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Pittman RN. Regulation of Tissue Oxygenation. San Rafael (CA): Morgan & Claypool Life Sciences; 2011.

Cover of Regulation of Tissue Oxygenation

Regulation of Tissue Oxygenation.

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Chapter 1Introduction

In order to carry out the variety of activities required of cells which make up an organism, a continuous supply of energy in the form of adenosine triphosphate (ATP) is required. Cells prefer to make ATP by the process of oxidative phosphorylation which takes place inside the mitochondria and which has an absolute requirement for oxygen. Thus, the regulation of tissue oxygenation is a critical feature for survival of an organism, and various mechanisms have been put in place to ensure that all cells in the organism are afforded a supply of oxygen which is adequate to carry out cellular activities. The regulation of tissue oxygenation can be studied at several different levels of organization, ranging from the intact organism, to the collection of organs which make up the organism, to the cells which make up each organ and finally to the molecules which are involved in the regulatory processes, from oxygen itself to various transport and signaling molecules that are at the smallest scale in the regulatory pathways. Understanding how oxygen transport works at the molecular scale and integrating the behavior at one level of organization to achieve the next level ultimately lead to an overall understanding of how tissue oxygenation is regulated. Although much can be learned at each level of organization, we will find that studies at the level of the microcirculation provide an interface between organ and cellular behavior, since it is at this level that one first has integration of vascular, blood and cellular function.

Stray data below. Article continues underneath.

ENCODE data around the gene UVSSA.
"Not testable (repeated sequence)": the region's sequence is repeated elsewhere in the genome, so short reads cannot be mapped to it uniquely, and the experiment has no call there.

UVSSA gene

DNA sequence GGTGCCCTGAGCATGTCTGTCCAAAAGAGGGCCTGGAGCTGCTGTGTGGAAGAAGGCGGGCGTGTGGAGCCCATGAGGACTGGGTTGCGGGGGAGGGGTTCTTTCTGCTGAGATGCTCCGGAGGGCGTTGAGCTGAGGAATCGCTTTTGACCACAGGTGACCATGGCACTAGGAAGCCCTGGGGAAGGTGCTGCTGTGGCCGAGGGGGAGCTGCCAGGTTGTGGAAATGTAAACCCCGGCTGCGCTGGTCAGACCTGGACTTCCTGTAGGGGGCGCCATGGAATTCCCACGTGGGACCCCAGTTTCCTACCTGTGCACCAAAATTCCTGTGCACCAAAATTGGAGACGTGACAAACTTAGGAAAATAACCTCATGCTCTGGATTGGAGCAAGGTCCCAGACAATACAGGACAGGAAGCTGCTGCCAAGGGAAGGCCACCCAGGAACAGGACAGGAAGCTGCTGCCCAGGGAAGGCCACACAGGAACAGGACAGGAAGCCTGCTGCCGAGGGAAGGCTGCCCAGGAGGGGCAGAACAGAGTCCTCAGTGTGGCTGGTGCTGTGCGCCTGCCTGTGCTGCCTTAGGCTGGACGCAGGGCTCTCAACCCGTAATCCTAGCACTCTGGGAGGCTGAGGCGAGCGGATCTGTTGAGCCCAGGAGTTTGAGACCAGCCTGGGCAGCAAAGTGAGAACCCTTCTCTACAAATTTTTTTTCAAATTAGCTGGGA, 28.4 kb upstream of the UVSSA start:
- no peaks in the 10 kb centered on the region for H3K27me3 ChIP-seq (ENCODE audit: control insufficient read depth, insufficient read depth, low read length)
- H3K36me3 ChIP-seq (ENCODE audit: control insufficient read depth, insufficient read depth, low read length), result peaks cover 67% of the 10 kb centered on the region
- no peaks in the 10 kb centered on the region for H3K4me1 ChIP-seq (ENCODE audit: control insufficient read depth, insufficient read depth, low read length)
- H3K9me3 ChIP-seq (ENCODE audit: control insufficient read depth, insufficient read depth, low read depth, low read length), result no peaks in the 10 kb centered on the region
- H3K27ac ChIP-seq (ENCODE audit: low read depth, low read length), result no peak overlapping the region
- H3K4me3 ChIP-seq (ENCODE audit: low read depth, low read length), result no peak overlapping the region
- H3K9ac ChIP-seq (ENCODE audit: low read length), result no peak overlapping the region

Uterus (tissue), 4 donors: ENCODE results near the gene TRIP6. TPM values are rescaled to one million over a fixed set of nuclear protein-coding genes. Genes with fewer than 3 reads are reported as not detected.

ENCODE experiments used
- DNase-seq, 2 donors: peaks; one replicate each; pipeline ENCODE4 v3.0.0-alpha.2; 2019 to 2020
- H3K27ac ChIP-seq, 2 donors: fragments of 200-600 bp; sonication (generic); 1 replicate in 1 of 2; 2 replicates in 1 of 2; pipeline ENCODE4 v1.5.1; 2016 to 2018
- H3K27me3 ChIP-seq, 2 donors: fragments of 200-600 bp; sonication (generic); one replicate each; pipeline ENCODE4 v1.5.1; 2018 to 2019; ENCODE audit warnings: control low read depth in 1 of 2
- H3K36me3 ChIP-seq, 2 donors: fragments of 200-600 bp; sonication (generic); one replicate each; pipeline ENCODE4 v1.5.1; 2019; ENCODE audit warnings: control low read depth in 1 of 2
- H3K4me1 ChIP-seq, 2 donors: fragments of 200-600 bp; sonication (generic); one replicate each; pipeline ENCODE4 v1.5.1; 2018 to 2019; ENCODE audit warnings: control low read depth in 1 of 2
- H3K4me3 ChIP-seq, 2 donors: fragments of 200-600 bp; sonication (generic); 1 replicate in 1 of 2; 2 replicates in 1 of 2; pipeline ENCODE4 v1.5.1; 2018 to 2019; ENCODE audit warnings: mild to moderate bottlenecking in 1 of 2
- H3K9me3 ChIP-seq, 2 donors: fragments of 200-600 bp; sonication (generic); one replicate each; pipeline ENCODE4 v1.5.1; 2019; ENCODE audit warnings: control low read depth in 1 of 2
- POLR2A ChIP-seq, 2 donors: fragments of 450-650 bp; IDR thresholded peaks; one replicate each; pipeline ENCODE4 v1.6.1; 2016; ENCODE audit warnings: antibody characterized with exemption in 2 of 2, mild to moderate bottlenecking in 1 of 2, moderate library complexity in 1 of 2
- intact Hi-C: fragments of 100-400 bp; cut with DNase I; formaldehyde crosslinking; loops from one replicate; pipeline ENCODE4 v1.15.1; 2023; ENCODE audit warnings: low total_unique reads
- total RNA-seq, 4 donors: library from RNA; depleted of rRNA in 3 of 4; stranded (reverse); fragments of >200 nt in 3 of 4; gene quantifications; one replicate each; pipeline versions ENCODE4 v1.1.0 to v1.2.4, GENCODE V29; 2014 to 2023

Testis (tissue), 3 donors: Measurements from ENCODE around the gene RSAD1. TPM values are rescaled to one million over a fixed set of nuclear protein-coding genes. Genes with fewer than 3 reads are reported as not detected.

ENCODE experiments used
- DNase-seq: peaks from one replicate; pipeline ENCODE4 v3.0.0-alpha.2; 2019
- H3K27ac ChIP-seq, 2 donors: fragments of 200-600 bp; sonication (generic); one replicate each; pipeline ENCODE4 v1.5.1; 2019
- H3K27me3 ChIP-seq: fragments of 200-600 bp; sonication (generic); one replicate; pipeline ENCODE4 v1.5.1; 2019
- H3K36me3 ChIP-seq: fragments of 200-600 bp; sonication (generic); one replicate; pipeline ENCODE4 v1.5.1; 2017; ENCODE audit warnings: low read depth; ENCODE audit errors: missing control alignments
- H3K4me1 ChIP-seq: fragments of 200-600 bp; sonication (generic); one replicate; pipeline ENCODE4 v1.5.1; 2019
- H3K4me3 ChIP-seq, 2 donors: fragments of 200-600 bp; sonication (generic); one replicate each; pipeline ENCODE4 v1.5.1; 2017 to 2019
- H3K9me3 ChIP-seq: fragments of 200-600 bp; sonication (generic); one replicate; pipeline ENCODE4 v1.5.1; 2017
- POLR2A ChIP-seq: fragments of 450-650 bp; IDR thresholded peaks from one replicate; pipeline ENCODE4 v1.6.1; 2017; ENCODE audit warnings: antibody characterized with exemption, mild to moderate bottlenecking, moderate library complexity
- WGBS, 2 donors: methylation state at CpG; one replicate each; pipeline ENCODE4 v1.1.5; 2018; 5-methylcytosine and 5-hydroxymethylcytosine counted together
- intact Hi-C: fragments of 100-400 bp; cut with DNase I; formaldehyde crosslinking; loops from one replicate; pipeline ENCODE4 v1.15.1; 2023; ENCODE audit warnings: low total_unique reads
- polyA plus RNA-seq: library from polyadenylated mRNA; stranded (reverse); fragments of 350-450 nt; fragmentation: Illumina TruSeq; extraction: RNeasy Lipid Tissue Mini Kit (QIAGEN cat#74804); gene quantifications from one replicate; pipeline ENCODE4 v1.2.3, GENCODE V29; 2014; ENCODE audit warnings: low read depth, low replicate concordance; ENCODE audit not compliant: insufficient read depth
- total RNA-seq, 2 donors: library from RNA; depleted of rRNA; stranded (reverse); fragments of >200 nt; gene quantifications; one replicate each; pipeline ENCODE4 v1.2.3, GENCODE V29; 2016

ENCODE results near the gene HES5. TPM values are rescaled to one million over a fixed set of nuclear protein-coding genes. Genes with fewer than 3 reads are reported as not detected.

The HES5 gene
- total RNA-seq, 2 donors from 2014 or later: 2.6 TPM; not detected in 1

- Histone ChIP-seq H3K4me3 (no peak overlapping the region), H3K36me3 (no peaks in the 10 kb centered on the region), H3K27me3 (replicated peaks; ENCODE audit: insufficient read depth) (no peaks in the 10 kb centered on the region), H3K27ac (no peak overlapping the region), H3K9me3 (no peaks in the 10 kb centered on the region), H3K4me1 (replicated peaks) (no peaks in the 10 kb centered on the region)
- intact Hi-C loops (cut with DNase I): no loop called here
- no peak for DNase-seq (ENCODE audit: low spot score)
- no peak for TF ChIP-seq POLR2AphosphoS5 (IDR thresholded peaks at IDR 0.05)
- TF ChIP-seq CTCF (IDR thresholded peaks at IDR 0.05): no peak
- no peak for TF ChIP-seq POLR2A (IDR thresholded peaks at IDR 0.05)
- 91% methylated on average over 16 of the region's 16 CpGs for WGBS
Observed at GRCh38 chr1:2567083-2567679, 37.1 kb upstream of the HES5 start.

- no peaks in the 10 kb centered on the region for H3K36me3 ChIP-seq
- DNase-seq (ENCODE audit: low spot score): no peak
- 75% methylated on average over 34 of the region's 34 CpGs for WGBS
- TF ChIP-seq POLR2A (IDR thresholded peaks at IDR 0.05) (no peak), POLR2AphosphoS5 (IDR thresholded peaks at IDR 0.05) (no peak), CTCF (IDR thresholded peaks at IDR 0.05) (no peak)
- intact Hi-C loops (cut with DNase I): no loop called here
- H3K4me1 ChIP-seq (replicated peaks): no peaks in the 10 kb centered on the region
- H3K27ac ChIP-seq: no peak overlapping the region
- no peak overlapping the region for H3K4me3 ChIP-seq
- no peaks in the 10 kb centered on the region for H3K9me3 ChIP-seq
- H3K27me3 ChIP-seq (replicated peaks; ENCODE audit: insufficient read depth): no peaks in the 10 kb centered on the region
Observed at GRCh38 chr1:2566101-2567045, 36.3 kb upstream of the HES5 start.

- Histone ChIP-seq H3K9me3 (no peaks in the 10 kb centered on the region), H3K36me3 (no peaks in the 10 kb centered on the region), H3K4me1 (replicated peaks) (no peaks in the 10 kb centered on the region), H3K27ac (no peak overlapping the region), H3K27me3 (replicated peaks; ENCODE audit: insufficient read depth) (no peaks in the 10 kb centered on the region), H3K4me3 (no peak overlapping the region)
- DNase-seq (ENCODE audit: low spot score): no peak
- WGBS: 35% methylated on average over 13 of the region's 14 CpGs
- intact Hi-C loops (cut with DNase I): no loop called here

Although the title of this monograph is Regulation of Tissue Oxygenation, it is not clear if “regulation” is the appropriate term to use when dealing with the lowest level of organization involving cells and signaling molecules, the microcirculation. Does the traditional approach of describing regulation in terms of one or more feedback loops linked to specific chemical mediators apply here or is this a procrustean approach with no clear endpoint? Additional research at this level is needed to provide a more comprehensive understanding of how tissue oxygenation is determined.

What is clear is that the maintenance of an adequate supply of oxygen requires the coordinated operation of the three major systems involved in oxygen transport: cardiovascular system, respiratory system and blood. The supply of an adequate amount of oxygen to all cells of the body is one of the most important functions of the cardiorespiratory system. Because complete descriptions of the cardiovascular system, the respiratory system and blood can be found elsewhere [6,10,54], this presentation will focus on the most important aspects of these three systems that pertain to the topic of regulation of tissue oxygenation.

Copyright © 2011 by Morgan & Claypool Life Sciences.
Bookshelf ID: NBK54109


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